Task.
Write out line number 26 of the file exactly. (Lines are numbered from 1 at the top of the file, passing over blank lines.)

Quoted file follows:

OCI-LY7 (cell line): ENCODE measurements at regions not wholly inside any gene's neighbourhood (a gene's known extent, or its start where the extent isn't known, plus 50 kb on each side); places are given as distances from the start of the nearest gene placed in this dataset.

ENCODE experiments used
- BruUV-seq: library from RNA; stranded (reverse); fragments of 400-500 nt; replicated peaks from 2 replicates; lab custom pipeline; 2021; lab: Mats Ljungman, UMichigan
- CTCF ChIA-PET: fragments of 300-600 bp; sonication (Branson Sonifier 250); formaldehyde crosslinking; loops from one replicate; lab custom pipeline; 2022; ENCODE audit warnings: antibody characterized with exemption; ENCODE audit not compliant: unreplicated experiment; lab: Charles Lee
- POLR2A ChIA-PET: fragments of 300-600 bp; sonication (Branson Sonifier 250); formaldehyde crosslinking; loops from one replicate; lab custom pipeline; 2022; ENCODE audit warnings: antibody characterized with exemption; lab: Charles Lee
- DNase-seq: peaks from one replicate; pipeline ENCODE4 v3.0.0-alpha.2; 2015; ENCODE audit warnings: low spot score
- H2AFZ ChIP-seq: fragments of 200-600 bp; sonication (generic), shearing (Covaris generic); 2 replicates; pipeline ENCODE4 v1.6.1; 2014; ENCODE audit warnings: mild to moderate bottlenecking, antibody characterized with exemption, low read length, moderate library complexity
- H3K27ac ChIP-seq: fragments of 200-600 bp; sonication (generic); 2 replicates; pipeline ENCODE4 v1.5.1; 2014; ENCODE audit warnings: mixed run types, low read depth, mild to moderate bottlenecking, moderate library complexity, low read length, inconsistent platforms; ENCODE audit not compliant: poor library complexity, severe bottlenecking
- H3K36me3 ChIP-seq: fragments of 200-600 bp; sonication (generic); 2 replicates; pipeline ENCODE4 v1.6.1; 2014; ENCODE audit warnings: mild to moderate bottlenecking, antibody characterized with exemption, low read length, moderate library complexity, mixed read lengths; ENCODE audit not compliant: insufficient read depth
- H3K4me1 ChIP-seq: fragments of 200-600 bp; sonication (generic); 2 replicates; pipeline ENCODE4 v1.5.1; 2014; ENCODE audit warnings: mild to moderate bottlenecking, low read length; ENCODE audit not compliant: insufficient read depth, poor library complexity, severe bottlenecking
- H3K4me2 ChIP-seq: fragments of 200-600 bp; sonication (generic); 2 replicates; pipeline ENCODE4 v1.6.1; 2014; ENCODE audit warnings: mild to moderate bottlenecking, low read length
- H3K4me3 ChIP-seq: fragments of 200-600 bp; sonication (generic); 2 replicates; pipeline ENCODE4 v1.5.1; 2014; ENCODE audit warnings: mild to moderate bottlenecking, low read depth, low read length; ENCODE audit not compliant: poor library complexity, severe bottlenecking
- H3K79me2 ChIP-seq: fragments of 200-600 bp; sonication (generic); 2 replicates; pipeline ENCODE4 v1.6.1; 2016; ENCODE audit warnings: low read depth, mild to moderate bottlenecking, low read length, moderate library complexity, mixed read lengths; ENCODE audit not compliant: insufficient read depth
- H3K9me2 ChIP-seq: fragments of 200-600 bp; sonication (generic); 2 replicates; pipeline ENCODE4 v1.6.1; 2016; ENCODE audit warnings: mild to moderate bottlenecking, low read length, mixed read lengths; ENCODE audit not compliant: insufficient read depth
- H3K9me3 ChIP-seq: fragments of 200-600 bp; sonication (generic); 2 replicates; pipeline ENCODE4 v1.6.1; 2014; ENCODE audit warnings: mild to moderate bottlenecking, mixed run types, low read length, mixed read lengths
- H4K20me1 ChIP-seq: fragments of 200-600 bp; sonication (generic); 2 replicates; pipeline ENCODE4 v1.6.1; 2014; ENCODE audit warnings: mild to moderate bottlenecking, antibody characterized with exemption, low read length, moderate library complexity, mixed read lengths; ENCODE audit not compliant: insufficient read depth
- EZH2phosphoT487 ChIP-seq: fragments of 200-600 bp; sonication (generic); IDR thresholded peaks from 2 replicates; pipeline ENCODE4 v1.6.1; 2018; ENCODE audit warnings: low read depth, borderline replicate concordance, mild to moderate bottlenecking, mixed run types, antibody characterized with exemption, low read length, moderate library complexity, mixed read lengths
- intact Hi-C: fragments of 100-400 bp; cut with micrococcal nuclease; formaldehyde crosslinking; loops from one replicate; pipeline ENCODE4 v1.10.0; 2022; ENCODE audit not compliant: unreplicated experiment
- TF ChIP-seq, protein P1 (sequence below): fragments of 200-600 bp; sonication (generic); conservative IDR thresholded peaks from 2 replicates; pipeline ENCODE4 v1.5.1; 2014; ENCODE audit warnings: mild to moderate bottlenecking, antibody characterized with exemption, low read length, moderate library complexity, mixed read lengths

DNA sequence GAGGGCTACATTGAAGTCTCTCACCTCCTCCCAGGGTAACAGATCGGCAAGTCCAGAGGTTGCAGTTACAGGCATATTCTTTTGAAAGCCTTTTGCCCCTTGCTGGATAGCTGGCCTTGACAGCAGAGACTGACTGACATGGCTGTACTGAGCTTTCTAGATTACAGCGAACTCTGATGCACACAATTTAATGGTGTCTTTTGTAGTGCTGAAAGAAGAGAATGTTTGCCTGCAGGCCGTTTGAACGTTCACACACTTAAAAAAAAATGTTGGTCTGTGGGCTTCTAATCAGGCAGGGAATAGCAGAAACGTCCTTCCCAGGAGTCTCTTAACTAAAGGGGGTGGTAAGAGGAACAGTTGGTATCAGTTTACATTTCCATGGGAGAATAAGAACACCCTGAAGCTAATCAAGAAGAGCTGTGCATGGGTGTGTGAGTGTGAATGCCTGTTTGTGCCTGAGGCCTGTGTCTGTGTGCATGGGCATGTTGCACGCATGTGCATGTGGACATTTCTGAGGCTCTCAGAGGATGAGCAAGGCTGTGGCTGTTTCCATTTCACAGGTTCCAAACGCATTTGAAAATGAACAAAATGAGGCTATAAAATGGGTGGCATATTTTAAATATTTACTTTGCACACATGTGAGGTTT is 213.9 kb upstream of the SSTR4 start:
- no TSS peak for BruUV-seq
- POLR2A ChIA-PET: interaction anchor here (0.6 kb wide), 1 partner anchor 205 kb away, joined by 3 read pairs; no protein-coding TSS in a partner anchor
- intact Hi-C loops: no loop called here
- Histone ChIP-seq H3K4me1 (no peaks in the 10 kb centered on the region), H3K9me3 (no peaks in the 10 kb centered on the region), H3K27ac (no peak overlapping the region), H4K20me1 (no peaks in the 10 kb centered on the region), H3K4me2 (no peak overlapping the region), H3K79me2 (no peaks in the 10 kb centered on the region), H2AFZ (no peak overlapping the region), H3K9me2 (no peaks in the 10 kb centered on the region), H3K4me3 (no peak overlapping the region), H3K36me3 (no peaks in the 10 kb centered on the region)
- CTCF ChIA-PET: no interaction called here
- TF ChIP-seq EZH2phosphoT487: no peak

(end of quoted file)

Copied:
- TF ChIP-seq EZH2phosphoT487: no peak